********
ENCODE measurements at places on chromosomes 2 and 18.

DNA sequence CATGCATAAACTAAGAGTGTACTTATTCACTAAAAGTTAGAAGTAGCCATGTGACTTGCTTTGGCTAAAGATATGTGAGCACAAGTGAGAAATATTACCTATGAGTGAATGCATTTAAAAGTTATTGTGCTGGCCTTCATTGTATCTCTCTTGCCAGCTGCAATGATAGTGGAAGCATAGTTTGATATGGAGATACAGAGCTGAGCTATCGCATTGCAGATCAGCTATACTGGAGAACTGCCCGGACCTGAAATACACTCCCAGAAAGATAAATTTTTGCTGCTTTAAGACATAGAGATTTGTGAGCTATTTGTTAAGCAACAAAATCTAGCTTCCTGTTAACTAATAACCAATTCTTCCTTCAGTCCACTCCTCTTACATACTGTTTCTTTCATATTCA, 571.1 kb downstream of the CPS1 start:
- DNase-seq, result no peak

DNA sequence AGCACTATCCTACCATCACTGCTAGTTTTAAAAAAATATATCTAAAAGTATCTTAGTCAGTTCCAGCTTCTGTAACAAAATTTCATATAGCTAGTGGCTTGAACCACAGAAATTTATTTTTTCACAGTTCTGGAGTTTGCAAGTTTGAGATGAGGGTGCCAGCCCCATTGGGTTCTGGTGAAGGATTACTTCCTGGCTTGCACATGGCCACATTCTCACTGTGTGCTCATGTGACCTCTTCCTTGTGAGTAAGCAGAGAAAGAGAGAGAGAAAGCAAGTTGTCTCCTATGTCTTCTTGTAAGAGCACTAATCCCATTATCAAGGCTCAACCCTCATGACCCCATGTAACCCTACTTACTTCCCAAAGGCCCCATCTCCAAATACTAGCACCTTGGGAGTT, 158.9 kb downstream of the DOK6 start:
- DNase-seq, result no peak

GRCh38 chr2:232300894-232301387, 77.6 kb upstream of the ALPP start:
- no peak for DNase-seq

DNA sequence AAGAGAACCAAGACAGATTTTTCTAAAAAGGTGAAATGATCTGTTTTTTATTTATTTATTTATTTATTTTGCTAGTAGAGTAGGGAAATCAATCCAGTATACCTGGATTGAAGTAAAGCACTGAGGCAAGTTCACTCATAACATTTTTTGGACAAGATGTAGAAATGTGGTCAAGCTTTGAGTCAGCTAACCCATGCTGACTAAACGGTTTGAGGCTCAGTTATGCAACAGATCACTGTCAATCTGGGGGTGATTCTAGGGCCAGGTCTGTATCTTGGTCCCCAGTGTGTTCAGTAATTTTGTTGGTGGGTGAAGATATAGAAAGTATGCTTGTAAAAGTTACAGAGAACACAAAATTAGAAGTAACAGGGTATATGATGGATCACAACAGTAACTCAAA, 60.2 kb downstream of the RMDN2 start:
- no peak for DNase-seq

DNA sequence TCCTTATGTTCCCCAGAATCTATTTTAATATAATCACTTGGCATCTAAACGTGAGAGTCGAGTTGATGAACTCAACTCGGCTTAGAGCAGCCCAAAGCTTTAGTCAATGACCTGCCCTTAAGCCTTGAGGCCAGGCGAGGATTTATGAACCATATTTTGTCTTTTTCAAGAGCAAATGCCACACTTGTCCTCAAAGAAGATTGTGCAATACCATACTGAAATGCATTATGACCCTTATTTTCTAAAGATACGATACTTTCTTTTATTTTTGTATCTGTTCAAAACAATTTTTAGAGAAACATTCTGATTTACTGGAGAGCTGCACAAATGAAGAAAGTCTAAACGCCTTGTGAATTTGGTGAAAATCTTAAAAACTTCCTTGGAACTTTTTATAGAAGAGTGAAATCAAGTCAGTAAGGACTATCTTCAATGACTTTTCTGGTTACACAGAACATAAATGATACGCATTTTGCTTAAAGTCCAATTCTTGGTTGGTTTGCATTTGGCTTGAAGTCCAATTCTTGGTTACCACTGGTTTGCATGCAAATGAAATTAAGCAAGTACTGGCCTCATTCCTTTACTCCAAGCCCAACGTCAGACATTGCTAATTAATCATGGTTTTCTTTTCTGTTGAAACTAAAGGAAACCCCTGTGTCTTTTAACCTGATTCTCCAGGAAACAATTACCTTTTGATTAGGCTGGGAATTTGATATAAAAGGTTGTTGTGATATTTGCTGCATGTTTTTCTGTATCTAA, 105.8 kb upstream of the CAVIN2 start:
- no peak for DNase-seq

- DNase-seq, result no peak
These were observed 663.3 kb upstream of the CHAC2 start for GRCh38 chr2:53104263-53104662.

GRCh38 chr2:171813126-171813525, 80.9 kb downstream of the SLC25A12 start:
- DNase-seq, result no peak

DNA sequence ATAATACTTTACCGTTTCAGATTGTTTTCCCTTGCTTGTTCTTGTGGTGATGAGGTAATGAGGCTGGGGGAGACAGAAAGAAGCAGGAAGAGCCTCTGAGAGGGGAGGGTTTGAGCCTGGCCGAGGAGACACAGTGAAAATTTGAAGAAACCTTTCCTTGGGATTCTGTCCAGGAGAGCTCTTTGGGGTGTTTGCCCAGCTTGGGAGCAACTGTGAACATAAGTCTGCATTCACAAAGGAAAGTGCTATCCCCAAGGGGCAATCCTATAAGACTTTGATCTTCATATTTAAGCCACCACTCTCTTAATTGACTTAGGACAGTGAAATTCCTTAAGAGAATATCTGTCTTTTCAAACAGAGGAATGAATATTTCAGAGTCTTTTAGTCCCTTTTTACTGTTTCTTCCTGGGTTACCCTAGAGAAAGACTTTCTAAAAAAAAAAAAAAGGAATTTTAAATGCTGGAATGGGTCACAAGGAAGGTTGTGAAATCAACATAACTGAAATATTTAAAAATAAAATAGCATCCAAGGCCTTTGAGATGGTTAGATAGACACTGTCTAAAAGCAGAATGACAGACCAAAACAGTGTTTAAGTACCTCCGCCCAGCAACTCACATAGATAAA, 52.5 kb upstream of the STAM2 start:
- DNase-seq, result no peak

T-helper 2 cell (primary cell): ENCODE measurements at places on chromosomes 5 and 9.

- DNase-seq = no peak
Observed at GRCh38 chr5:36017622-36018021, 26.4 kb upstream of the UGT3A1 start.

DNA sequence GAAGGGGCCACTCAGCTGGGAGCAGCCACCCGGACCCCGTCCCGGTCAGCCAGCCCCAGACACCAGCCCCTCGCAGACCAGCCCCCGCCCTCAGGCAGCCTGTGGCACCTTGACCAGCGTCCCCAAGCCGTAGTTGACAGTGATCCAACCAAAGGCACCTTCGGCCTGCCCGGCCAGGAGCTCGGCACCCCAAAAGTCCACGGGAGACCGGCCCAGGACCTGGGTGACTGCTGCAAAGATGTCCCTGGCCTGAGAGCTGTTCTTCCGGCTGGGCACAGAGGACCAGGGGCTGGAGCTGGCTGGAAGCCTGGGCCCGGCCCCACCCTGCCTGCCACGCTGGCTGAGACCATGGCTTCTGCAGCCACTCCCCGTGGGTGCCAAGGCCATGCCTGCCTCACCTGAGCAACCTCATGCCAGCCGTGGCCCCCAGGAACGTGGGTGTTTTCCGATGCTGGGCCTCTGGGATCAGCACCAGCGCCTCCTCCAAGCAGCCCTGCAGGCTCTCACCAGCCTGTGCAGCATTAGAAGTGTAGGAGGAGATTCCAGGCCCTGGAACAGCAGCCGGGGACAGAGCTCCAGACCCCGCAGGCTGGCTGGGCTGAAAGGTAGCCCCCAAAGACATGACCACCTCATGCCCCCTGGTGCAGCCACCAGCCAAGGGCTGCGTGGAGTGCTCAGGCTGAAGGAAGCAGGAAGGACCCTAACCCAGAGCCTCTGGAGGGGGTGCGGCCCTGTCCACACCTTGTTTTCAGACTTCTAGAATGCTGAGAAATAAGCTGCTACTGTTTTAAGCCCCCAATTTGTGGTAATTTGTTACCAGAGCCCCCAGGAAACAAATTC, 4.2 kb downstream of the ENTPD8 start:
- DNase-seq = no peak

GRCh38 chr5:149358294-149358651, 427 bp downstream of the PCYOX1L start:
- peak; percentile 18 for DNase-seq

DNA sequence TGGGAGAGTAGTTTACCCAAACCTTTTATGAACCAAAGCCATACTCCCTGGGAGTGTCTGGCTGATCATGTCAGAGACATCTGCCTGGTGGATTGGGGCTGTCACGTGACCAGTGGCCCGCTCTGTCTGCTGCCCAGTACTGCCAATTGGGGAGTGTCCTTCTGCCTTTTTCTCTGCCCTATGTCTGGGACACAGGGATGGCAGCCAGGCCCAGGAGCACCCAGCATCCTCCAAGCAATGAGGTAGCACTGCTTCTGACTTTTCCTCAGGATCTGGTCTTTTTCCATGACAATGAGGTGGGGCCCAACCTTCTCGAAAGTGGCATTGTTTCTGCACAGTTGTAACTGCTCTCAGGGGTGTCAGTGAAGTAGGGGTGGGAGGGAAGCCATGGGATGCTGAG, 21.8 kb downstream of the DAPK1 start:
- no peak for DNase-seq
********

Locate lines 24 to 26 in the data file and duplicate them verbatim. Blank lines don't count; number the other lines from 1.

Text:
- peak; percentile 18 for DNase-seq

DNA sequence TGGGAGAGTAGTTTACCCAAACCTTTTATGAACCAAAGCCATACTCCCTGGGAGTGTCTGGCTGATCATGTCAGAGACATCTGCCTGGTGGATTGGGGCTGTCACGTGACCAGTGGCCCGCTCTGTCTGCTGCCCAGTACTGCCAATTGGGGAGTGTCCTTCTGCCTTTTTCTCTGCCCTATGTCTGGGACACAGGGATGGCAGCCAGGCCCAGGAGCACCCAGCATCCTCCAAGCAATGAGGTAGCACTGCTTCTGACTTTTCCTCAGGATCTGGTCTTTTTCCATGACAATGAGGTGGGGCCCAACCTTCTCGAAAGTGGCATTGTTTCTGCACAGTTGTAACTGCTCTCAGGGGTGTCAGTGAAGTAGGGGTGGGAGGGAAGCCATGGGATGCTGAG, 21.8 kb downstream of the DAPK1 start:
- no peak for DNase-seq